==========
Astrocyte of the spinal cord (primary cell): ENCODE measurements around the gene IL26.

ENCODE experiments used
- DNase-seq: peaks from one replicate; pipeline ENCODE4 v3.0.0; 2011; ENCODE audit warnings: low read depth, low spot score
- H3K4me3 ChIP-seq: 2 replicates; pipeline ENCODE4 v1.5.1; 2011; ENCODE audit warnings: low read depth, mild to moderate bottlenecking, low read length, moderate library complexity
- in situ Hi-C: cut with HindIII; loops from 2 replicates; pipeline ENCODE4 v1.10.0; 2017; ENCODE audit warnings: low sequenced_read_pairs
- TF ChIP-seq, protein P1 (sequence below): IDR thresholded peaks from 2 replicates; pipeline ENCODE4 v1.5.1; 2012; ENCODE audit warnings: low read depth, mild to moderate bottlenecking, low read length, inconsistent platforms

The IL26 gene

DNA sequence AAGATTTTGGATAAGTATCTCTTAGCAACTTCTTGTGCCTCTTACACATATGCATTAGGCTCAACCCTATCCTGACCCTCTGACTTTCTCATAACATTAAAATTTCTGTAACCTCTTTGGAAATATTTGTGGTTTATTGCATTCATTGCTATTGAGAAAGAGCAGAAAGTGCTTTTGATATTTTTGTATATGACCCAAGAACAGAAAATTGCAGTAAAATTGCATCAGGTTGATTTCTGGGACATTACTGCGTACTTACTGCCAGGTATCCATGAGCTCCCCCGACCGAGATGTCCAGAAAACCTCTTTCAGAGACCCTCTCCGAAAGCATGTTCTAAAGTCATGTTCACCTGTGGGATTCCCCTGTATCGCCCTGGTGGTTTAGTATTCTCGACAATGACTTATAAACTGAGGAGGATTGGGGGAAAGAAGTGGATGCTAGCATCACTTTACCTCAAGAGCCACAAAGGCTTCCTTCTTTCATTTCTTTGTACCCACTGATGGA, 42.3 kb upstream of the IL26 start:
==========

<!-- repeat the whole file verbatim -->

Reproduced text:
Astrocyte of the spinal cord (primary cell): ENCODE measurements around the gene IL26.

ENCODE experiments used
- DNase-seq: peaks from one replicate; pipeline ENCODE4 v3.0.0; 2011; ENCODE audit warnings: low read depth, low spot score
- H3K4me3 ChIP-seq: 2 replicates; pipeline ENCODE4 v1.5.1; 2011; ENCODE audit warnings: low read depth, mild to moderate bottlenecking, low read length, moderate library complexity
- in situ Hi-C: cut with HindIII; loops from 2 replicates; pipeline ENCODE4 v1.10.0; 2017; ENCODE audit warnings: low sequenced_read_pairs
- TF ChIP-seq, protein P1 (sequence below): IDR thresholded peaks from 2 replicates; pipeline ENCODE4 v1.5.1; 2012; ENCODE audit warnings: low read depth, mild to moderate bottlenecking, low read length, inconsistent platforms

The IL26 gene

DNA sequence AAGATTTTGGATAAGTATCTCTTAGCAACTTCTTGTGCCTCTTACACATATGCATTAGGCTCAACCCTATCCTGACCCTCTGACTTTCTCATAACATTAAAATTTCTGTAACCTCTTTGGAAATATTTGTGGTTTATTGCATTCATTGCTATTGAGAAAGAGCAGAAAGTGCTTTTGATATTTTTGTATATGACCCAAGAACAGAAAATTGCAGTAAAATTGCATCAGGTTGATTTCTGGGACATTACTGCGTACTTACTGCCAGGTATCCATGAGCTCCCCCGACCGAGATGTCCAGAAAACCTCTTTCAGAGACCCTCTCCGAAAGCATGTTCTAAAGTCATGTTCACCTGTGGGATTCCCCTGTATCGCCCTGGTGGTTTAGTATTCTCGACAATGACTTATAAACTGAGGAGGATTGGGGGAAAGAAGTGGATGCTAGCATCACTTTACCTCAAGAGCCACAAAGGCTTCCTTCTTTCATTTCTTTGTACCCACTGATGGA, 42.3 kb upstream of the IL26 start: